Real Estate Law

Vandeventer Black LLP: The Duty to Mitigate Damages “But I Didn’t Do Anything Wrong!”

[Originally published 01/01/2011]

By Wyatt Booth

Hope springs eternal at the beginning of any project, and the last thing any developer, general contractor, or subcontractor is anticipating is a problem that delays the project or cancels the job.  But sometimes financial difficulties, personality conflicts, poor performance, unknown site conditions, or even the occasional act of God can get in the way of completing a project or job.  What many developers and contractors may not realize, however, is that when a contract is terminated early, even the non-breaching party that has done nothing wrong will have certain duties that are continuing.  One of these, and the subject of this article, is the duty to mitigate damages.

The duty to mitigate damages, also known as the "doctrine of avoidable consequences," is an affirmative defense and can be generally viewed as a duty on the part of a non-breaching party to take reasonable steps to avoid or "mitigate" the consequences of a breaching party's actions.  See Haywood v. Massie, 188 Va. 176, 49 S.E.2d 281 (Va. 1948); see also Gibbs v. Western Union Telegraph Co., 196 N.C. 516, 146 S.E. 209 (N.C. 1929).  Unlike setoff, the failure to mitigate damages is not a cause of action unto itself, and is merely a defense by which a defendant is entitled to prove that a plaintiff's damages should be reduced because the plaintiff failed to take reasonable steps after a breach to reduce his own damages.  See 22 Am. Jur. 2d, Damages, §§ 336-337 (2003).  In the construction setting, failure to mitigate could be shown when a prime contractor fails to timely replace a subprime contractor that was fired, or when a subprime contractor fails or refuses to seek out a new job after being wrongfully terminated or following a project failure.

Perhaps the most important thing to remember when it comes to mitigating damages is that the fact you did not breach your contract is irrelevant.  The focus is entirely on what you, as the non-breaching party, did after your contract was breached or terminated.  And a clever defense attorney is going to look very carefully at your actions after the breach, as he or she will be seeking to reduce their client's damages number by any means possible.  In short, there is no rest for the weary, and even though the project that was going to make your year has fallen through or your most critical sub has walked off the job at the worst possible time, you must still make your best efforts to replace that income or fill that subcontractor's shoes.  If you don't, when your case makes it to a jury or arbitration, you may not be able to recover everything you thought for sure was coming your way.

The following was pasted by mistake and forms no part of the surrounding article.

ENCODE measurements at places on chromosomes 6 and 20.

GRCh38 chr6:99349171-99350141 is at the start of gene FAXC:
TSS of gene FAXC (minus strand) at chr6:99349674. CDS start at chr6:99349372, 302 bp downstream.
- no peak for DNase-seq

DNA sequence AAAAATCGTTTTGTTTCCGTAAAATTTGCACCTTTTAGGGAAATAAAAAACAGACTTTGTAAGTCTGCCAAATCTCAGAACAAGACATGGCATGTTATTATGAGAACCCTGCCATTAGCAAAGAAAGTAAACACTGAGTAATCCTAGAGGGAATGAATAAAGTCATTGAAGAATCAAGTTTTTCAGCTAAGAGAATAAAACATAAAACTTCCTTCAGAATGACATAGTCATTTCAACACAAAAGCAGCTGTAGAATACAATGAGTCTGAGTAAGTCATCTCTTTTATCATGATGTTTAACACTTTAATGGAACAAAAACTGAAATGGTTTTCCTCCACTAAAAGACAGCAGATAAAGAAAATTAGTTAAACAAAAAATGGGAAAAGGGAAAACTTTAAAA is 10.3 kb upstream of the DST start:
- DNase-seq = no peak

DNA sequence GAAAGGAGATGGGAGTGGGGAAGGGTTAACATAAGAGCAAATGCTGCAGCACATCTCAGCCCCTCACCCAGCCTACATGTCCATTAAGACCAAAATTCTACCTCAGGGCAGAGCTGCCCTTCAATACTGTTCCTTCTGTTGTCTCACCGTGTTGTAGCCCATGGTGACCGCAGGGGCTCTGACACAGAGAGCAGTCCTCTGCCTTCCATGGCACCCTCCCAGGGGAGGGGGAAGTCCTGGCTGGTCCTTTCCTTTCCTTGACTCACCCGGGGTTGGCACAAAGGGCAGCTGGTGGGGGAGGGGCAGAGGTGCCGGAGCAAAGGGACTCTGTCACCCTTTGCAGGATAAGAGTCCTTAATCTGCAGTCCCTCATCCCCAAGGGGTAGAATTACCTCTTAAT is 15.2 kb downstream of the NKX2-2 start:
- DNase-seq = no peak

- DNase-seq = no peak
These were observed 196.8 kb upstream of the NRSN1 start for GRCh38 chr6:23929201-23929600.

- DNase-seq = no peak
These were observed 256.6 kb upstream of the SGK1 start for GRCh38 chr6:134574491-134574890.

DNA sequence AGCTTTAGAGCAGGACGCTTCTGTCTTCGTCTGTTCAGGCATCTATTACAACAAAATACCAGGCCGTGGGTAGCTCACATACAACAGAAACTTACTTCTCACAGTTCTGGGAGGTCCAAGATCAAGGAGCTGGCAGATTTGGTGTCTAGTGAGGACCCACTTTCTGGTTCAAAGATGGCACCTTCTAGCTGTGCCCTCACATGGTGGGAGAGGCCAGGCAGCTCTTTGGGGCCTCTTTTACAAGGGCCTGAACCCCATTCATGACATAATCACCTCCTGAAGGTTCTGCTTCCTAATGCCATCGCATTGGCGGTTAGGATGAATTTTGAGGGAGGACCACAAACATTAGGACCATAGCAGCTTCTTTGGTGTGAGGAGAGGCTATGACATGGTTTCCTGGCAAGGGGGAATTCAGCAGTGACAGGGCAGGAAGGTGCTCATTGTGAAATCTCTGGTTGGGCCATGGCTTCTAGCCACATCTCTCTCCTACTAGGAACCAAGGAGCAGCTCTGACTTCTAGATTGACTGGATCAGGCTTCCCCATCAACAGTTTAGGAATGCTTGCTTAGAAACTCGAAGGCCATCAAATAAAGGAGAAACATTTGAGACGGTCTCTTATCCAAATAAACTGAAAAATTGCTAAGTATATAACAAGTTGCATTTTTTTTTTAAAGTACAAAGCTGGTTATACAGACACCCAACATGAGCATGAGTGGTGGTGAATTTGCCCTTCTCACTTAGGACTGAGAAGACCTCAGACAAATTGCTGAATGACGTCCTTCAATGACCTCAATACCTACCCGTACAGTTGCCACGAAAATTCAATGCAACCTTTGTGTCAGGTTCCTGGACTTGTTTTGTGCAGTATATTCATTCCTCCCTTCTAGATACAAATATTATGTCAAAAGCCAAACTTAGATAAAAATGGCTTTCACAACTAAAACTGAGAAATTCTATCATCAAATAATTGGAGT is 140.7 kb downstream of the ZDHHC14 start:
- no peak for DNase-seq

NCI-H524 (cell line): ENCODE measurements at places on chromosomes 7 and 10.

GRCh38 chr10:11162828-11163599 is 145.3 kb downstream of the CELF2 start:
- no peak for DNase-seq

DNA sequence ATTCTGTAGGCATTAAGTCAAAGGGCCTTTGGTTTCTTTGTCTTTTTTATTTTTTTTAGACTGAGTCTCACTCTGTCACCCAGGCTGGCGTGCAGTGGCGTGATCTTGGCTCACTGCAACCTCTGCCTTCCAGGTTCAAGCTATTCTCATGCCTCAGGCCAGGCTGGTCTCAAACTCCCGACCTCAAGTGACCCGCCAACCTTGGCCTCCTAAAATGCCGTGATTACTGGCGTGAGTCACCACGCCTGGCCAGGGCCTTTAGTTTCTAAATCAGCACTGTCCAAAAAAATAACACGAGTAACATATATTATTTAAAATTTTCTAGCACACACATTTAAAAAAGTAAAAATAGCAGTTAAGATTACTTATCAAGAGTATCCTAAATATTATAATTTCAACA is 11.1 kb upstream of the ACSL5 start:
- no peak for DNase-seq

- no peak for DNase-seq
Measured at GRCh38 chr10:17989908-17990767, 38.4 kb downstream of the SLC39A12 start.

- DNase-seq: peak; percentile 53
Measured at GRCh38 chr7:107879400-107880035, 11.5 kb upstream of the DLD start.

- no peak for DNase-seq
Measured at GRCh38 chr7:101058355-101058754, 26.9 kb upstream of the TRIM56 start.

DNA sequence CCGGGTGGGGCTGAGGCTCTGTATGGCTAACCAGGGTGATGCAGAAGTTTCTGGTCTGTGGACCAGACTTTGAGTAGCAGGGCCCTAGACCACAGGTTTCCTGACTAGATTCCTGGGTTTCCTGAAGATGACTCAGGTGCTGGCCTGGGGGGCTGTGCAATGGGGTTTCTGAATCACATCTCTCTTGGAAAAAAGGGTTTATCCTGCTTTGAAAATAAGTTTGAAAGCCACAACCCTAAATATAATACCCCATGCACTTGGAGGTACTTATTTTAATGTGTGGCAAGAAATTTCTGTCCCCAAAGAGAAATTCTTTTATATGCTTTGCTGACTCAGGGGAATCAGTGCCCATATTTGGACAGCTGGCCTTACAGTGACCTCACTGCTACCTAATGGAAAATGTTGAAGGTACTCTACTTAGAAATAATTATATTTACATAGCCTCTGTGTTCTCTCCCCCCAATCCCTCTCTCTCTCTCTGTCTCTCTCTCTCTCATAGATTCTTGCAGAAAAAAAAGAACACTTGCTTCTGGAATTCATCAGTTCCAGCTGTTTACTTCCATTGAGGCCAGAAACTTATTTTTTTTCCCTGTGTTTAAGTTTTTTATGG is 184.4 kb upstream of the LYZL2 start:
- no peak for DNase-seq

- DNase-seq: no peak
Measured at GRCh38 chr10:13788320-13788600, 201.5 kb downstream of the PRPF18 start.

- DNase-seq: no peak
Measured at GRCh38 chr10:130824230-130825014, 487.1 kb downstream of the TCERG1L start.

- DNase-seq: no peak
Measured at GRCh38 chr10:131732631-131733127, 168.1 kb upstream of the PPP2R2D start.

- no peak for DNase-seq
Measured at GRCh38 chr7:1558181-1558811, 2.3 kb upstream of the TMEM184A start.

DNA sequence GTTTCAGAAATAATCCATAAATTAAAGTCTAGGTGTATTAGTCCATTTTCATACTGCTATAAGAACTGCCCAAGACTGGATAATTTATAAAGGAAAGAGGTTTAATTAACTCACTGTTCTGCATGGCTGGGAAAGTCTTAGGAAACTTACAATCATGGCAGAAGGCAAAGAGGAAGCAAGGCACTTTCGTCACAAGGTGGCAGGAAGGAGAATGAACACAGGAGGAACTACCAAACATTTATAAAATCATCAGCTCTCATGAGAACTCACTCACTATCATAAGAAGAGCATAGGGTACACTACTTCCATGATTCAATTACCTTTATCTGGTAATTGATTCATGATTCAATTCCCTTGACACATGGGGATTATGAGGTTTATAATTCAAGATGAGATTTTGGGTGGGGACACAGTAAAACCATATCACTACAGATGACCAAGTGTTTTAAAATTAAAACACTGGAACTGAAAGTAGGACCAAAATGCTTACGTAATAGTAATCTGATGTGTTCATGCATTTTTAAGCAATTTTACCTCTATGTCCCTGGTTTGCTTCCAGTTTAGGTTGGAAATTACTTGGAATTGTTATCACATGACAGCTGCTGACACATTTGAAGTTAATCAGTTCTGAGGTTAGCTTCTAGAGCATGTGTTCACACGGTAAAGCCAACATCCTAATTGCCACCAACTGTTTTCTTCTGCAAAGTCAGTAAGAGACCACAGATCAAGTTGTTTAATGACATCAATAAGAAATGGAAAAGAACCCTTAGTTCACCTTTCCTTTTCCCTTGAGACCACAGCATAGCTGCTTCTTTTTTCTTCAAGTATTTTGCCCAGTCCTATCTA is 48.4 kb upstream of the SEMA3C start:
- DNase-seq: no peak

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Wyatt Booth is an associate with Vandeventer Black and concentrates his practice in real estate and commercial transactions, wills, trusts and estate planning, environmental regulation and municipal law.

Wyatt’s transactions practice involves real estate closings, corporate formations and acquisitions, and business financing. Wyatt regularly works with real estate developers, agents and appraisers to assist clients with the details of their transactions. Wyatt is also experienced in the preparation of wills and trusts and advises clients on estate planning, probate and estate administration.

Wyatt is experienced in North Carolina coastal regulation, and has represented landowners and municipalities before the North Carolina Coastal Resources Commission. In addition, Wyatt has represented municipalities on a wide range of matters including zoning and planning, ordinance drafting, and eminent domain acquisitions.

Wyatt earned a B.S. in Chemical Engineering from North Carolina State University and a J.D. from Washington and Lee University School of Law, where he served as a staff writer for the Law Review.

He is admitted to practice in both North Carolina and Virginia, and is a member of the Dare County, First District, North Carolina, North Carolina State and Virginia State Bar Associations. Wyatt is also admitted to federal practice before the Eastern District of North Carolina, the Fourth Circuit Court of Appeals, and the United States Supreme Court.